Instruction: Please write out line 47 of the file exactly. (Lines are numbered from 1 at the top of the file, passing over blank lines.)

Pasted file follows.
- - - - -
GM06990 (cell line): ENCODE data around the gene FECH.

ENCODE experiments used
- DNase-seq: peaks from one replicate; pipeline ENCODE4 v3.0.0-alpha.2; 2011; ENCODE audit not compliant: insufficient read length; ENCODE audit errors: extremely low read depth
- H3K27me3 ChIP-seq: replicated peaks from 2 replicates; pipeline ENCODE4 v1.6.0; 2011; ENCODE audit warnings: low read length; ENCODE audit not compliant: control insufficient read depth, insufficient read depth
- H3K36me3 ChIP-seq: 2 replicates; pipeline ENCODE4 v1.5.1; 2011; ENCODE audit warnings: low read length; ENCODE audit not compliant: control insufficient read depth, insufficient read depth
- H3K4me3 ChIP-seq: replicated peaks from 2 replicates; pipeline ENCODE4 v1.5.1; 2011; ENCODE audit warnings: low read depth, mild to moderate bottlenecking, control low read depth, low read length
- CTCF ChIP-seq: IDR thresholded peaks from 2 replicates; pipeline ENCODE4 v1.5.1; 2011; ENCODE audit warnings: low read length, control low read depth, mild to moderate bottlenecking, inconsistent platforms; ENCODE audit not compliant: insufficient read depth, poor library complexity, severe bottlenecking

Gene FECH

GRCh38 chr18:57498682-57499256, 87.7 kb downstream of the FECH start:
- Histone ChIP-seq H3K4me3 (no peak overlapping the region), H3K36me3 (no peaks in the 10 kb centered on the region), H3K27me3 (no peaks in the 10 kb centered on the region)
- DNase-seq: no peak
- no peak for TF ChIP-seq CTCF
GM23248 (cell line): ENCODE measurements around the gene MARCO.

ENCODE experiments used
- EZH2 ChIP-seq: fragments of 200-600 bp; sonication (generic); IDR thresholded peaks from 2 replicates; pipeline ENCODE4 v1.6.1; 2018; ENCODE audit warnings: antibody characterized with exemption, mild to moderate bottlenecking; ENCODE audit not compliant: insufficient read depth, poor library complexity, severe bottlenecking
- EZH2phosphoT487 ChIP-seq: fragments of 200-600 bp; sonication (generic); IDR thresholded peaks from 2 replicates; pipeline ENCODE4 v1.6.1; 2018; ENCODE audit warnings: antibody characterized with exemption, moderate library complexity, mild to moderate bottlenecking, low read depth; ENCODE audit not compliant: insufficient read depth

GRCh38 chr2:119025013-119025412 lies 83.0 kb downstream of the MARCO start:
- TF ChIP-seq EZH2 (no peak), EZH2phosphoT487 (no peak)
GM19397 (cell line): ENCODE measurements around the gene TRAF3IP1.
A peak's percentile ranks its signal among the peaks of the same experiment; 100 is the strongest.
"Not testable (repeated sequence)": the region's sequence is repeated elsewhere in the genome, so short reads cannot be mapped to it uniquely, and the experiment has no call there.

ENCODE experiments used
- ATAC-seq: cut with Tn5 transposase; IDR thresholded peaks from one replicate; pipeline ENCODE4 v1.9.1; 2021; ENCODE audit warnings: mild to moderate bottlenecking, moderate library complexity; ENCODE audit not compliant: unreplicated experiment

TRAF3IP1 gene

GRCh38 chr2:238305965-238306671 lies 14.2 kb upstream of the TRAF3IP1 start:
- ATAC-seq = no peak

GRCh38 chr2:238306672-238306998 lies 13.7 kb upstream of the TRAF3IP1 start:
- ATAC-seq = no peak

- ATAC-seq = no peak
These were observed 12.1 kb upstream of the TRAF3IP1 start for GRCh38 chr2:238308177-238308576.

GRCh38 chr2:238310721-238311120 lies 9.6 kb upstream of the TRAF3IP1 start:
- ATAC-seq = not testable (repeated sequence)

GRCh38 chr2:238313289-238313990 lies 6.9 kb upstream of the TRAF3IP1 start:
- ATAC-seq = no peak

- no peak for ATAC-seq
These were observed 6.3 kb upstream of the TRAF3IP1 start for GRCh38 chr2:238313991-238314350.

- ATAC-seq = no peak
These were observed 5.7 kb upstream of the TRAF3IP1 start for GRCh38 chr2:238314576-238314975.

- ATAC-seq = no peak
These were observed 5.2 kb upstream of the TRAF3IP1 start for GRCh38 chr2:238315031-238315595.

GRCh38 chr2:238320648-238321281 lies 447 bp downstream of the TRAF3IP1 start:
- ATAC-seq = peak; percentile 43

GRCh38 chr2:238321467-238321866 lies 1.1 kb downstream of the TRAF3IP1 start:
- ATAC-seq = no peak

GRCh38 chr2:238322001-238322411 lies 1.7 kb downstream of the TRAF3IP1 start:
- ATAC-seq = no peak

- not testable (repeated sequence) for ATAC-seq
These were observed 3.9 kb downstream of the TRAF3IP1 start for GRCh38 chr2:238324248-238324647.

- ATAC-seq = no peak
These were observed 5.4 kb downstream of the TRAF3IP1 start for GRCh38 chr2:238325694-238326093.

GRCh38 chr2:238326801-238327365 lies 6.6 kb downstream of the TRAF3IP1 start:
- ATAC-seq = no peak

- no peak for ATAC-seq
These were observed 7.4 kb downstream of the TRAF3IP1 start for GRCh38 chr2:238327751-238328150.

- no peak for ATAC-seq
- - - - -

- not testable (repeated sequence) for ATAC-seq